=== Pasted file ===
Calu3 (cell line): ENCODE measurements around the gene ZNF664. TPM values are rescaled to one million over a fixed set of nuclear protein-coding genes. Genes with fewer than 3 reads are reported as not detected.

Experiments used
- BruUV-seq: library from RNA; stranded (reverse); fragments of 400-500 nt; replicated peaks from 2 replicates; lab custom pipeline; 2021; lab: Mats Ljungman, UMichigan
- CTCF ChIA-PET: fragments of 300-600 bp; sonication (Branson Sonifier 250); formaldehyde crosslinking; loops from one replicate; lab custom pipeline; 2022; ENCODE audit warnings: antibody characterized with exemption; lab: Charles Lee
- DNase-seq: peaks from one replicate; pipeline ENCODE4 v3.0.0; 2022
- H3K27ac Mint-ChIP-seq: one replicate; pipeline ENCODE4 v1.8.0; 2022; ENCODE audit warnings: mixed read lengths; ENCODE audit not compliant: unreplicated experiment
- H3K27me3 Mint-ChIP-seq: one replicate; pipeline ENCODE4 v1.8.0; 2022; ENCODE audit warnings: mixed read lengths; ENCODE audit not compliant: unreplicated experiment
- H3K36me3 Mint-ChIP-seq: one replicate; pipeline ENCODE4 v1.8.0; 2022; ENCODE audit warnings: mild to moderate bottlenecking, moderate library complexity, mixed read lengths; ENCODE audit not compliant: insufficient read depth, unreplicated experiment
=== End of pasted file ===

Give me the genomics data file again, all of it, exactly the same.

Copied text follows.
Calu3 (cell line): ENCODE measurements around the gene ZNF664. TPM values are rescaled to one million over a fixed set of nuclear protein-coding genes. Genes with fewer than 3 reads are reported as not detected.

Experiments used
- BruUV-seq: library from RNA; stranded (reverse); fragments of 400-500 nt; replicated peaks from 2 replicates; lab custom pipeline; 2021; lab: Mats Ljungman, UMichigan
- CTCF ChIA-PET: fragments of 300-600 bp; sonication (Branson Sonifier 250); formaldehyde crosslinking; loops from one replicate; lab custom pipeline; 2022; ENCODE audit warnings: antibody characterized with exemption; lab: Charles Lee
- DNase-seq: peaks from one replicate; pipeline ENCODE4 v3.0.0; 2022
- H3K27ac Mint-ChIP-seq: one replicate; pipeline ENCODE4 v1.8.0; 2022; ENCODE audit warnings: mixed read lengths; ENCODE audit not compliant: unreplicated experiment
- H3K27me3 Mint-ChIP-seq: one replicate; pipeline ENCODE4 v1.8.0; 2022; ENCODE audit warnings: mixed read lengths; ENCODE audit not compliant: unreplicated experiment
- H3K36me3 Mint-ChIP-seq: one replicate; pipeline ENCODE4 v1.8.0; 2022; ENCODE audit warnings: mild to moderate bottlenecking, moderate library complexity, mixed read lengths; ENCODE audit not compliant: insufficient read depth, unreplicated experiment